Reflection for October 9, 2022 — 28th Sunday in Ordinary Time

October 11, 2022 | By Bishop Roy E. Campbell, Jr.

“Were not ten healed?”

Many years ago, I took several of my nephews to Gettysburg to see the Civil War battlefield. We came back to Emmitsburg, to see where St. Elizabeth Ann Seton established the first Catholic school. We finally stopped at the Grotto behind Mount Saint Mary’s Seminary before leaving for home. The boys had a good time, climbing boulders at Gettysburg and touring the sites at Emmitsburg and the Grotto.

Before we left for home, the youngest boy turned and stared at me. He then ran toward me, jumped into my arms, giving me a long, tight hug. I set him down and he ran back to join his brothers. I know that his brothers enjoyed themselves just as much as he did, but he came back to thank me with a hug.

Today’s Gospel reading reminded me of that day with my nephews. Jesus responded to the pleading of the ten lepers to “have pity on them,” to cure them. There was no known cure or treatment for leprosy in biblical times. The disease did not have a cure and was contagious among people. That is why lepers were literally considered the “walking dead” in Christ’s time and should be avoided at all costs. Lepers were literally the “outcasts” of Jewish society.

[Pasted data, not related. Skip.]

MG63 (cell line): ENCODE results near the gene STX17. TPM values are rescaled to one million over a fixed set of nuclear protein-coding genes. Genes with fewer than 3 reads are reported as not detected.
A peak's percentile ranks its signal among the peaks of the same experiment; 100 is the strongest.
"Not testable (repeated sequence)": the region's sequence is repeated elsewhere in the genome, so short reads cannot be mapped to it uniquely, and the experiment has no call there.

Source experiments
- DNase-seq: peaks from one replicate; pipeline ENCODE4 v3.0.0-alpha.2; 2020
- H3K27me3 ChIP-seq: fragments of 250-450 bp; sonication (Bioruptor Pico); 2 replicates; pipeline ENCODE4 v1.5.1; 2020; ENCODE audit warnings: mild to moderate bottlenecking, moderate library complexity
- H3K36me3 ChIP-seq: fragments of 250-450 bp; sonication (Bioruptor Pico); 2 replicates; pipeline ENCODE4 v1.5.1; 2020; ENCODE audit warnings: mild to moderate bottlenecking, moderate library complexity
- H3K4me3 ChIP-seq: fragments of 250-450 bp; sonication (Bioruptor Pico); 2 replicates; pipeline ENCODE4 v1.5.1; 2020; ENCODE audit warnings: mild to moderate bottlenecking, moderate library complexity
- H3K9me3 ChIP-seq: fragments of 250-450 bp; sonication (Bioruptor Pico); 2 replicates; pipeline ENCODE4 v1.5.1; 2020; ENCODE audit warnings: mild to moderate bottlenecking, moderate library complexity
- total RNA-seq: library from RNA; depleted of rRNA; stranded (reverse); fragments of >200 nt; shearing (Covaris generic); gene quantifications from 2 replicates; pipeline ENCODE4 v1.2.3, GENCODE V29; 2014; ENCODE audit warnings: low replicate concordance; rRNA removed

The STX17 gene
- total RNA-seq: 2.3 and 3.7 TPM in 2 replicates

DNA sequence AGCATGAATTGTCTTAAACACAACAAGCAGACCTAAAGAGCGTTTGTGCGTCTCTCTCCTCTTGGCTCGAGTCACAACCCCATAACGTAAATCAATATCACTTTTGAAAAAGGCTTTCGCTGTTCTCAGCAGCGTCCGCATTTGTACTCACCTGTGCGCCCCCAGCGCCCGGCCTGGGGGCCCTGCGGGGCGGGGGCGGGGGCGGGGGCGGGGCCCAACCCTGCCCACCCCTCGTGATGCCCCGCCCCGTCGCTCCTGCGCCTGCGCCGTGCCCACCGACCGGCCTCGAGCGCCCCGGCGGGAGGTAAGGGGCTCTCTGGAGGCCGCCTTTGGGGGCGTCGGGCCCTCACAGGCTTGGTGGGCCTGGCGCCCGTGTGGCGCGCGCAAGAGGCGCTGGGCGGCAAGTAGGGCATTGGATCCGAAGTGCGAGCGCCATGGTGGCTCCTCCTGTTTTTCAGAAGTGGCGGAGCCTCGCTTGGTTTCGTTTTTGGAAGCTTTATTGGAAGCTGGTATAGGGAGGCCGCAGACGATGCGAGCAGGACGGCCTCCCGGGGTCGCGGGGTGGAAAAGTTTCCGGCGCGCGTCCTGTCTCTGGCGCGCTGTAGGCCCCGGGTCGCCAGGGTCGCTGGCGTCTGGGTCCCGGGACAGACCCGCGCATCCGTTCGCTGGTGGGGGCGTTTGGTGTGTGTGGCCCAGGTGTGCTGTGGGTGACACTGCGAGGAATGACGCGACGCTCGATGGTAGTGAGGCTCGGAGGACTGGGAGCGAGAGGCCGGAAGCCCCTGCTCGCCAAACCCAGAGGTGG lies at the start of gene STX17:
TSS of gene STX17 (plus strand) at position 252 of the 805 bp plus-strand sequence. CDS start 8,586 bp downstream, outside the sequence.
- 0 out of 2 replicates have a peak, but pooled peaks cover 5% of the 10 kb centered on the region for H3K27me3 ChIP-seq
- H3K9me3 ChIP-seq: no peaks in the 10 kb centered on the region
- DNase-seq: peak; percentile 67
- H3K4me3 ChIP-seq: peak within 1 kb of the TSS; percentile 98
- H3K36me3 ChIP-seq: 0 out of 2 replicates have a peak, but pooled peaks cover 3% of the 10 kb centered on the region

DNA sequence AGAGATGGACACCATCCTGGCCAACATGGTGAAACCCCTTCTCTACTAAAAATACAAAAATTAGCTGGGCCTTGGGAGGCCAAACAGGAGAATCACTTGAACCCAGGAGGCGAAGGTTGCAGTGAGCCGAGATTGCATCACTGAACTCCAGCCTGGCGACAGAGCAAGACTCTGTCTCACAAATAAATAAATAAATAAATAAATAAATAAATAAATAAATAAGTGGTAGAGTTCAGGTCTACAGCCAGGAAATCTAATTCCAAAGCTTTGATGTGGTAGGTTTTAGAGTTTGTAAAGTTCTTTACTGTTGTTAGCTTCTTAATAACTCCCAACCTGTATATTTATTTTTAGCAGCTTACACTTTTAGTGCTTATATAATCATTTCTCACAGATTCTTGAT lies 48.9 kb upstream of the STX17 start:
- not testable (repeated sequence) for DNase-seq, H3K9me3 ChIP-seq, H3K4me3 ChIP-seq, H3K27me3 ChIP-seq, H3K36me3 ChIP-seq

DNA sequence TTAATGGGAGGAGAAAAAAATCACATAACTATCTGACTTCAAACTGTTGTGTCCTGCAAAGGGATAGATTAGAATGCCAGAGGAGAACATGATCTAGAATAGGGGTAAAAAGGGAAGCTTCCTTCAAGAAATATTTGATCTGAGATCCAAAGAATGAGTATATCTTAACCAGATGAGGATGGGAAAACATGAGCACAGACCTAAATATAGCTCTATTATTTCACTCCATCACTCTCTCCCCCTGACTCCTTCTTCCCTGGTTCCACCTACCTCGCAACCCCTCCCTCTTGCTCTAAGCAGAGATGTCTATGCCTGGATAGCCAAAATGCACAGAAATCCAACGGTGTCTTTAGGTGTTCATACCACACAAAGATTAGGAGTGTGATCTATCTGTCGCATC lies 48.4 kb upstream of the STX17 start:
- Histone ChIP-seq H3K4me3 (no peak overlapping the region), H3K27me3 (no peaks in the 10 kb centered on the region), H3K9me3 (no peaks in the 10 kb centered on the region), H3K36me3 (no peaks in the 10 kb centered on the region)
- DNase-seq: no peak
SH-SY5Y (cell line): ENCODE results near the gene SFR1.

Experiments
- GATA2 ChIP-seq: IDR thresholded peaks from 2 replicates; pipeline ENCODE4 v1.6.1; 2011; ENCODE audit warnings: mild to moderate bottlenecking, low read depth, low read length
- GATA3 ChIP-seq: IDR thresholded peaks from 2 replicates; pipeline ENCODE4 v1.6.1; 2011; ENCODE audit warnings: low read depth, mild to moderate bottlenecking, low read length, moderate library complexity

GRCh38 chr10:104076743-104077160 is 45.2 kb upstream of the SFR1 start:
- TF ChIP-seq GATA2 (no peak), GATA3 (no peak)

Jesus heard their pleas and sent them to the priests of the temple. The priests were the only ones who could pronounce a leper clean and fit to again join Jewish society. On the way to the priests, the lepers realized that Jesus had made them clean. Only the Samaritan “saw fit” to return to Jesus and praise God for his cure. Jews despised Samaritans, but it was only this Samaritan that came back to thank Jesus, a Jew, for curing him.

In our Old Testament reading Naaman, a non-Jew like the leper who returned to praise God for what Jesus had done for him, wanted to praise the God of Israel for what Elisha had done for him. For the leper and Naaman, it was their faith that they would be cured that prompted them to return and give praise to God.

The lesson we learn from both is to realize that gratitude, giving thanks, and being thankful people, changes us, not God. We don’t give thanks to change God’s mind. Being thankful, being grateful, changes us; it changes our hearts, our outlook on life, and our relationships with others. It’s a truth that sets us free. Gratitude and thankfulness will change how we live. That is why we celebrate the Eucharist – which means thanksgiving – so we can go on our ways, walking thankfully in the faith and freedom of being sons and daughters of God.

– Bishop Roy Campbell

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